December 28, 2017 by Sam Dodge
LOS ANGELES – Washington head coach Mike Hopkins has a weird team this year.
They have five single-digit wins over teams outside the Ken Pomeroy Top-100 (Belmont, Seattle, UC Davis, Loyola Marymount and Montana). Virginia Tech and Gonzaga obliterated them from behind the arc in respective 103-79 and 97-70 wins.
Basically, they barely beat bad teams and good teams disposed of them with ease. Easy read, right?
Somehow, Washington visited Lawrence, Kan. and dispatched the No. 11 (AP) Kansas Jayhawks 74-65.
When USC hosts the Huskies to open Pac-12 play Friday night, the Trojans look to end the weirdness, and take advantage of a Washington defense still adapting to Hopkin’s 2-3 matchup zone.
Hopkins, in his first year in the Pacific Northwest, coached with Jim Boeheim at Syracuse for 20 years, and brought the signature zone with him.
Here’s how Syracuse deployed this defense during Hopkins’s tenure. Feel free to mute the music.
In concept, this defense makes it really hard for teams to find room in the middle of the lane, and the length on the perimeter creates bad jump shots for the opposition. You can see that discomfort in several of the offensive sets above.
Washington has…struggled with these concepts.
Both Gonzaga and Virginia Tech did exactly what you need to do to attack this defense: Score in transition while the defense isn’t set, and pass quickly to set up open three’s.
USC’s offense is tailor-made to similarly take advantage.
Senior point guard Jordan McLaughlin leads the No. 34 (out of 351) offense in the nation in offensive tempo, averaging 15 seconds a possession. By pushing the ball up the court, he’s able to get zone defenses out of position to find open shooters.
McLaughlin dishes 7.8 assists a game, good for No. 5 nationally.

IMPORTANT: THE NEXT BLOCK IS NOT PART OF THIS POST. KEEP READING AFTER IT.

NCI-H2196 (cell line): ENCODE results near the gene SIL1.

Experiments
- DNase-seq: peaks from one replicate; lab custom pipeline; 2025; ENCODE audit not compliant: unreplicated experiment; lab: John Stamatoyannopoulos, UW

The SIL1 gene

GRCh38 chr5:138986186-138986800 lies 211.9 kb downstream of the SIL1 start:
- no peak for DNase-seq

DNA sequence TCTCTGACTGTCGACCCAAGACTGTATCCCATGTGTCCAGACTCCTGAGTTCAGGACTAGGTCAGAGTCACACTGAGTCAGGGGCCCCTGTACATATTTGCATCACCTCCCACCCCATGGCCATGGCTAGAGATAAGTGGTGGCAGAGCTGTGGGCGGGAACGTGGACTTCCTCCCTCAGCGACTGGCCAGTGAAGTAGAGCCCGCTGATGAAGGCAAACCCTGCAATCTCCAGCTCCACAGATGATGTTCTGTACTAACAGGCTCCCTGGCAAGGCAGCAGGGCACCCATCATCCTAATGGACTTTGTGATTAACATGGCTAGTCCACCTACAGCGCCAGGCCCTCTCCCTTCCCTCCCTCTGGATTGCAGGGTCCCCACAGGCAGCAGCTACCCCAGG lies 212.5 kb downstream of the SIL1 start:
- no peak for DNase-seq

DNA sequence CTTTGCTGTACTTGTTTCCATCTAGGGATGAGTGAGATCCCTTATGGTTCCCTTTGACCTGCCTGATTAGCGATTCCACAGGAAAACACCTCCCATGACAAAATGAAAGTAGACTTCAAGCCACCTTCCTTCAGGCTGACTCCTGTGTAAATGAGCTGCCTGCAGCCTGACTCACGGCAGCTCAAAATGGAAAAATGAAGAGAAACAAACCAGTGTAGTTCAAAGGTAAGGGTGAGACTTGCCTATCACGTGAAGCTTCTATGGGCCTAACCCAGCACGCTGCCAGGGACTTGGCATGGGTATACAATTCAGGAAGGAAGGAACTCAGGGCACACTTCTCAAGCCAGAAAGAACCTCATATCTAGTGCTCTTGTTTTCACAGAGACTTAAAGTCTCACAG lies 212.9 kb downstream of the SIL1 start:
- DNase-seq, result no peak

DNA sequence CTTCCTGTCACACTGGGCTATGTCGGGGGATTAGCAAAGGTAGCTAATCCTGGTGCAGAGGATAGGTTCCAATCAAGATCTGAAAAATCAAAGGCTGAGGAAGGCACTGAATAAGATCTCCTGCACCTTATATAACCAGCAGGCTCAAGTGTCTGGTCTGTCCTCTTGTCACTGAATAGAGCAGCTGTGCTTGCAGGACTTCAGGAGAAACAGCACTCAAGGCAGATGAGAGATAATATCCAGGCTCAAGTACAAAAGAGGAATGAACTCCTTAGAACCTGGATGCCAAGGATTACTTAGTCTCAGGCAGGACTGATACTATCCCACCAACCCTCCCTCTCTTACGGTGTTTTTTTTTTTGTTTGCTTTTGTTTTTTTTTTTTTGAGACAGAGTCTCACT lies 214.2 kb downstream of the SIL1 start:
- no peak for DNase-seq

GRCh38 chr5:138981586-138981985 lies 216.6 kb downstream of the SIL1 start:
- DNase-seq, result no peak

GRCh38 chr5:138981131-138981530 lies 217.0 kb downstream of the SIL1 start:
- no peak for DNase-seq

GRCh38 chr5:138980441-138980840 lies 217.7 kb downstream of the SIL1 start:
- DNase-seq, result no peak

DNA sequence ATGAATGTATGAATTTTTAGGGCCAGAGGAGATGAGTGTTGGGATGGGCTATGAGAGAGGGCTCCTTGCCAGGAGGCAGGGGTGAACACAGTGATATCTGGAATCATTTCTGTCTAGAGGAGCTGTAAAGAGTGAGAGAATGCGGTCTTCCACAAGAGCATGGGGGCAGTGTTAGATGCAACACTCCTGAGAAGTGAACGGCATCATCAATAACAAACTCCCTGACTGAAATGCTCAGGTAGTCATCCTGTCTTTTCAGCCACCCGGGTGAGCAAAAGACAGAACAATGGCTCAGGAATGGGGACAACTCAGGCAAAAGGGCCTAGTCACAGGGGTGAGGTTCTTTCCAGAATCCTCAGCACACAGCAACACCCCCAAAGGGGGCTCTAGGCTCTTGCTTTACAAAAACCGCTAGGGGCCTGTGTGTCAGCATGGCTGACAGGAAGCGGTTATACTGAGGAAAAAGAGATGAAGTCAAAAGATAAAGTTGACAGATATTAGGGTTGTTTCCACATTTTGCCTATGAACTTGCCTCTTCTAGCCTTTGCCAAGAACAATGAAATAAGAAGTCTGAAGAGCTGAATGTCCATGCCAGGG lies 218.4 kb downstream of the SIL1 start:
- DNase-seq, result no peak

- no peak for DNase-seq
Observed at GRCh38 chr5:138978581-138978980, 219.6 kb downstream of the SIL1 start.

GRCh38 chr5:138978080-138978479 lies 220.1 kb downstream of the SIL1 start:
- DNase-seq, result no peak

Helping those numbers is an elite three-point shooting USC team.
USC ranks No. 22 nationally and leads the conference in effective three-point field goal percentage, an adjusted measurement for competition. This bolsters an offense currently scoring at an 82-point clip.
Leading this deep-bomb barrage is junior forward Chimezie Metu, hitting 56 percent of his threes. Junior forward Bennie Boatwright connects on 36 percent of his, with McLaughlin and sophomore guard Jonah Mathews both over 45 percent each.
Facing a below average three-point defense in Washington, the Trojans look to thrive on offense.
On the other side of the ball, USC faces a team that compensates for a lack of jump-shooting by relentlessly attacking the rim.
While Husky freshman guard Jaylen Nowell nearly hits half of his field goals, the other guards struggle. Junior guards David Crisp and Matisse Thybulle hit an inefficient 37 percent and 40 percent, respectively.
As a team, however, they are No. 14 in free throws attempted, as the three guards and 6-foot-8, 245-pound frontcourt bruiser Noah Dickerson force the defense into tons of fouls.
All four hit over 72 percent of their free throws, allowing the offense to manufacture points.
Looking at the Kansas upset, Washington slashed to the basket with an array of drives, alley-oops, and post-ups. In particular, Nowell and Dickerson hit acrobatic floaters to add to the effort in the second half.
If USC plays the game in the proverbial trenches, the Huskies have a shot.
Due to the height of Metu and Boatwright, and a defense that generally doesn’t rack up fouls, the Trojans possess the advantage here, as well.
According to Ken Pomeroy, Washington is statistically worse than Middle Tennessee State and New Mexico State, whom USC outlasted to win the Diamond Head Classic title last week in Hawaii. In fact, Washington ranks closer to UC Santa Barbara than elite conference teams such as Arizona State or UCLA.
Washington is not Texas A&M or Oklahoma, but USC showed it can lose to inferior teams after the Princeton debacle. Despite this possibility, expect USC to continue its recent surge and start off conference play right.
With that said, this Washington team is weird. Be warned.